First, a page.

By Daryl Yang | Images provided by Nozomi Naoi
On 4 March 2017, Assistant Professor of Humanities (Art History) & Georgette Chen Fellow Nozomi Naoi was recognised by the Takehisa Yumeji Studies Association (Takehisa Yumeji Gakkai) in Japan for her contributions to Yumeji studies in English language scholarship.
According to the art history expert, Yumeji studies focus on the modernist works of Japanese artist Takehisa Yumeji (1884-1934). “He is best known for his prolific images of beautiful women, who are even referred to as “Yumeji-style beauties” (Yumeji-shiki bijin),” she shared.
While Yumeji is incredibly well known in the popular sphere in Japan (with six museums solely dedicated to his works), there had never been a solo exhibition on his works outside of Japan until Dr Naoi co-curated an exhibition held in Amsterdam in 2015.
“The exhibition Takehisa Yumeji: Artist of Romance and Nostalgia showcased the Yumeji collection of Nihon no Hanga museum in Amsterdam owned by Elise Wessels. The accompanying exhibition catalogue (co-authored with Sabine Schenk) marked the first English-language scholarship dedicated to Yumeji and his body of works,” she explained.
The Takehisa Yumeji Studies Association was established in 2014 and previously invited Dr Naoi as a guest speaker for its inaugural international symposium held in March 2016. The award was given to Dr Naoi and her co-author, Sabine Schenk for their contributions in the exhibition and exhibition catalogue.
“It is quite remarkable that Yumeji scholars in Japan have recognised such efforts, which demonstrates further interest in Yumeji not only in the popular realm, but also academically,” Dr Naoi noted.
Dr Naoi first developed her interest in Yumeji in graduate school. She received her PhD and MA from the Department of History of Art and Architecture at Harvard University.
“I initially became interested in the modern era (1910s – 1920s) in Japanese art history because it was a time when Japan was reassessing its identity within the world. How does Japan modernise without totally losing its traditional culture? What does it mean for a non-Western culture to modernise and Westernise? When I was at Harvard, these questions resonated with me personally as a Japanese student studying Japanese art in a Western institution,” she reflected.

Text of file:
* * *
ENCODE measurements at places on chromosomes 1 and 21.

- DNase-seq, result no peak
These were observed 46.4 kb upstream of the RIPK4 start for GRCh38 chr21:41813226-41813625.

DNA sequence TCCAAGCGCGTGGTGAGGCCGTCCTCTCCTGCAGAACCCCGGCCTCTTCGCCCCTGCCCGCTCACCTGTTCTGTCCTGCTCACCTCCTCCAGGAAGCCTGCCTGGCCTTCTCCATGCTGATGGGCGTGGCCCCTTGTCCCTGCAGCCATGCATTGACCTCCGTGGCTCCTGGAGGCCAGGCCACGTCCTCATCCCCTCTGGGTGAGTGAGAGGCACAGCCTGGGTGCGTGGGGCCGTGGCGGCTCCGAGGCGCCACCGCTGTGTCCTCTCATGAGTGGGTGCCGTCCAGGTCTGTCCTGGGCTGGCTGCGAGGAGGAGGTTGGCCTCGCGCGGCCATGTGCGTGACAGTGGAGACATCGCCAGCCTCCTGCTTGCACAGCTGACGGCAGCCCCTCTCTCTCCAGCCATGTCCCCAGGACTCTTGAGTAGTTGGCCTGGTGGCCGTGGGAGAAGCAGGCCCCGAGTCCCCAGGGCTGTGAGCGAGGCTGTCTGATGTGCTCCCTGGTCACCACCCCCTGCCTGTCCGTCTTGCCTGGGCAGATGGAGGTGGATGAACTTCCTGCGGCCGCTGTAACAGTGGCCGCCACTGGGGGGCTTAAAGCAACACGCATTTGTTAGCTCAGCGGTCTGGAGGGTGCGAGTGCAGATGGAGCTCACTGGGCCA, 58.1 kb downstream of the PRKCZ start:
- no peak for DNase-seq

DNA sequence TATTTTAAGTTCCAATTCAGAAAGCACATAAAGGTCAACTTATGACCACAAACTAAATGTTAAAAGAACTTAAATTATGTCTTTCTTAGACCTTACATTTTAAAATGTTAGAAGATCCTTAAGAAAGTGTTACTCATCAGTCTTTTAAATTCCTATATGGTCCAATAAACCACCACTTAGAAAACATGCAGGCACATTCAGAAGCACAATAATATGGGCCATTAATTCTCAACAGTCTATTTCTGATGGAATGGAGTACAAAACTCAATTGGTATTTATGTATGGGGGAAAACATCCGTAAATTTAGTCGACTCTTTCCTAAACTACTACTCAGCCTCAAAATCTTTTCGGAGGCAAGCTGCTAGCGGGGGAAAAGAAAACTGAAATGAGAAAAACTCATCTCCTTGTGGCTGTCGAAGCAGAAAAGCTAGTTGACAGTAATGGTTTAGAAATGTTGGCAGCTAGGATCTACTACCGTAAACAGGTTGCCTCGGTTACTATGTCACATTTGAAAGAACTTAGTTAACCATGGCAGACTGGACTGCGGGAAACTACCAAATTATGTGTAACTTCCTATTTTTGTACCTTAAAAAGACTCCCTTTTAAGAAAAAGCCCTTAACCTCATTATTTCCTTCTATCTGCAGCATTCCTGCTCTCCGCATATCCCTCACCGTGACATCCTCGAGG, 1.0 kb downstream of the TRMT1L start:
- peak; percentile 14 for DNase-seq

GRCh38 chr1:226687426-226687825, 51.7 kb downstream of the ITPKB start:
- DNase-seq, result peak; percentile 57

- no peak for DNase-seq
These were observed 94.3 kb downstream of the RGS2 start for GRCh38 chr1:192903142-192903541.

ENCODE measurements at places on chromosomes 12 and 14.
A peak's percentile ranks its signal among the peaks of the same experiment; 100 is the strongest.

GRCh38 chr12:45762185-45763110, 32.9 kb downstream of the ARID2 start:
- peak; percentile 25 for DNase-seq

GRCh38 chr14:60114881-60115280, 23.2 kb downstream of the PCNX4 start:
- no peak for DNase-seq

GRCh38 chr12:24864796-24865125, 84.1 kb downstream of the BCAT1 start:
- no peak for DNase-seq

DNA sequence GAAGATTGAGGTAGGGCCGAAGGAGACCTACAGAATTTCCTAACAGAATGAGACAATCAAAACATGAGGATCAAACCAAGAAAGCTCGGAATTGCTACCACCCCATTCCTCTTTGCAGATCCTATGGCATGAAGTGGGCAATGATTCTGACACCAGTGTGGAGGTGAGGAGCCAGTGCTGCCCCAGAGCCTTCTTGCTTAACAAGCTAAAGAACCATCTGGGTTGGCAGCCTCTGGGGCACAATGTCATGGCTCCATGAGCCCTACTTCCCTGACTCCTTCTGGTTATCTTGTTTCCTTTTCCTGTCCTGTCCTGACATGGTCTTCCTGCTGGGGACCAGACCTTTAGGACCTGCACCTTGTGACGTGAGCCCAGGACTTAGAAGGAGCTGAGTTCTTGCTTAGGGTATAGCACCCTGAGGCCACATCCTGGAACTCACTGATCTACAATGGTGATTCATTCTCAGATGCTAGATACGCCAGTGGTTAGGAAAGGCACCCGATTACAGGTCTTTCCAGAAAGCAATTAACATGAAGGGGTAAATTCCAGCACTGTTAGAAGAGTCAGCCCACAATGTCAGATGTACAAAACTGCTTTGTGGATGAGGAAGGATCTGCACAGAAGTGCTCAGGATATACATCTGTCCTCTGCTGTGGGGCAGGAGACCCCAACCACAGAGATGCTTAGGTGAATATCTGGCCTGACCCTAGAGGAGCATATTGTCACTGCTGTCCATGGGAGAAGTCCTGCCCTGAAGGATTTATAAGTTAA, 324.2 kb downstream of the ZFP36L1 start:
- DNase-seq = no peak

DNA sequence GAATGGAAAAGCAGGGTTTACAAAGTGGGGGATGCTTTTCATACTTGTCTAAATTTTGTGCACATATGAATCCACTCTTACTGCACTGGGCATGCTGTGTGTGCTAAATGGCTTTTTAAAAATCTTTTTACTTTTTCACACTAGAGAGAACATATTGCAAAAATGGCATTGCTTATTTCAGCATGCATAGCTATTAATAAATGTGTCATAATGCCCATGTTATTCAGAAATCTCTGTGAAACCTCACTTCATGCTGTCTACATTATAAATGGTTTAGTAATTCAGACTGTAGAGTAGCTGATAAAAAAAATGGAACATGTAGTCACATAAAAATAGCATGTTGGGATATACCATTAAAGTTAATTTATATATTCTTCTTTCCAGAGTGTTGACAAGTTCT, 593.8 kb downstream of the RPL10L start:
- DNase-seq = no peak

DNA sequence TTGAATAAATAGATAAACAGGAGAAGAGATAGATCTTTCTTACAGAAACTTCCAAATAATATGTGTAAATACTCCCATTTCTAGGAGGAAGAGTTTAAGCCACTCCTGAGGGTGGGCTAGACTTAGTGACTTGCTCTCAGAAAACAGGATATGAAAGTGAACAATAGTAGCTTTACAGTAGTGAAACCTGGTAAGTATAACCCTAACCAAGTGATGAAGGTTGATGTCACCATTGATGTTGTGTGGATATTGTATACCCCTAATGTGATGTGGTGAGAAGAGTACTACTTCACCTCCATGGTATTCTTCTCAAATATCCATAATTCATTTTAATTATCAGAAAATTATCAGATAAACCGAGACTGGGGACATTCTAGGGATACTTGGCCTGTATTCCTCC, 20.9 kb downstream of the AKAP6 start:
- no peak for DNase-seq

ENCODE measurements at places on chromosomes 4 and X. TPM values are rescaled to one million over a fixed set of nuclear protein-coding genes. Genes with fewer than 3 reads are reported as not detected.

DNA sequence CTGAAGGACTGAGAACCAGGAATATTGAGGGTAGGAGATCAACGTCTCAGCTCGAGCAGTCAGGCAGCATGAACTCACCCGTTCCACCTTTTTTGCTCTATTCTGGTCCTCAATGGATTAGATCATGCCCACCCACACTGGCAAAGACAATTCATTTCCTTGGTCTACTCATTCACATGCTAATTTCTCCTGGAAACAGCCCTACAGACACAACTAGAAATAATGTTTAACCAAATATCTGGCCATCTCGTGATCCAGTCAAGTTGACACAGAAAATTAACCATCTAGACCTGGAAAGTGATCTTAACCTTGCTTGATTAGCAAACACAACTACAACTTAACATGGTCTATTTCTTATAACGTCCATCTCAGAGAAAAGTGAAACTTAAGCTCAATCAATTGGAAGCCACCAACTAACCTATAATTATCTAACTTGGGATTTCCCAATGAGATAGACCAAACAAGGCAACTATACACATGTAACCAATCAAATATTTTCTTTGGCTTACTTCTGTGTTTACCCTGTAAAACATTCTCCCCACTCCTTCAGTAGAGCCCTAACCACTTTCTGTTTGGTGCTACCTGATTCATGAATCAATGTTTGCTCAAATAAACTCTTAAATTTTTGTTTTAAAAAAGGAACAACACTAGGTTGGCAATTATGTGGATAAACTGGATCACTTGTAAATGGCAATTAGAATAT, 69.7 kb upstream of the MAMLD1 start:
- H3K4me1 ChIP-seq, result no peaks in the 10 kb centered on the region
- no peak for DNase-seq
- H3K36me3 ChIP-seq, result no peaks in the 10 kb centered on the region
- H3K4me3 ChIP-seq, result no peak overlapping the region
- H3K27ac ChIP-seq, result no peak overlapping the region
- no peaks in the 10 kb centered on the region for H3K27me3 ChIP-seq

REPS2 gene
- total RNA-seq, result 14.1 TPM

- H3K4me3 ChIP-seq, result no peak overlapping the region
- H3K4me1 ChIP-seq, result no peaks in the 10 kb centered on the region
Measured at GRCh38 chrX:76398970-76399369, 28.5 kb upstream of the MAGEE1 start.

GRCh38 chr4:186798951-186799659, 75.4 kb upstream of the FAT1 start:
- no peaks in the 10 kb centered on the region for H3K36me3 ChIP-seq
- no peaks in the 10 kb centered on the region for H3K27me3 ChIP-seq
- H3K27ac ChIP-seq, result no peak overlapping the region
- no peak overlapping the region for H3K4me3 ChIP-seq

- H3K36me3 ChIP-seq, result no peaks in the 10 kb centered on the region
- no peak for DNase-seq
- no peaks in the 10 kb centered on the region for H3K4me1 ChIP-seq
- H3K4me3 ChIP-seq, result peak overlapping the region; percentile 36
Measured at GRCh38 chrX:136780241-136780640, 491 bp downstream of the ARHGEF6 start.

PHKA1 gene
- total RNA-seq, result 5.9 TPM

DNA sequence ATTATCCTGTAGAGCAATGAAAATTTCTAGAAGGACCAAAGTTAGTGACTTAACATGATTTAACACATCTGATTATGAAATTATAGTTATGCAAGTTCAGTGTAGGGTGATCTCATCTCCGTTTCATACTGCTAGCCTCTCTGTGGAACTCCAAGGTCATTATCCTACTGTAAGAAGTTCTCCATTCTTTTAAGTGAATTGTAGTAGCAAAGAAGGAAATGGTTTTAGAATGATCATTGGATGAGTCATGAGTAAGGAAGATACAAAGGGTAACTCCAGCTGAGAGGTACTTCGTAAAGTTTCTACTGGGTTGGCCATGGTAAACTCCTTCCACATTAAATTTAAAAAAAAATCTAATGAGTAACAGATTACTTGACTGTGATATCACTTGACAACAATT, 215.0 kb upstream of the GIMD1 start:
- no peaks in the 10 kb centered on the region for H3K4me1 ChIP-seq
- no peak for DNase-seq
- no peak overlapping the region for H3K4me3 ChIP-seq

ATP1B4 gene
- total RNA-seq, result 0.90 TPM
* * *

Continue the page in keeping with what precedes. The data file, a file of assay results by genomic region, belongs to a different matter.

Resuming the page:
“The specific artist Yumeji was part of this larger interest in the modern era as well as my passion and taste for images of beautiful women in Japanese art in general. In particular, my research focuses on his diverse range of graphic production, from illustrations in socialist newspapers and magazines with images of anti-war and leftist sentiment to fashionable images of beautiful women.”
Dr Naoi explained that Yumeji’s works circulated widely and reached a level of visibility that touched a broad spectrum of society.
“This reveals his role in the cultivation of a new demographic of young female consumers and the reinvention of the woodcut medium from its centuries-long tradition of “floating-world pictures” (ukiyo-e) into a technically diverse vehicle of visual culture and avant-garde pictorialism,” she explained. Professor Naoi also previously taught a class titled “Japanese Woodblock Prints” at Yale-NUS College.
Having published extensively on Yumeji, Dr Naoi is currently working on the first academic monograph on Yumeji and his legacy.
“Tentatively titled Beyond the Modern Beauty: Takehisa Yumeji and the New Mediascape of Early Twentieth-Century Japan, this book represents the first holistic study of Yumeji’s artistry that attempts to examine how the study of Takehisa Yumeji and his works contributes to reshaping our existing understanding of the modern art historical discourse in Japan,” she shared.
Dr Naoi hopes to complete the manuscript and publish the book within the next few years.
Before starting her graduate programme, Dr Naoi worked as a Research Assistant at the Museum of Fine Arts, Boston. She received her undergraduate degree from Carleton College in Northfield, Minnesota.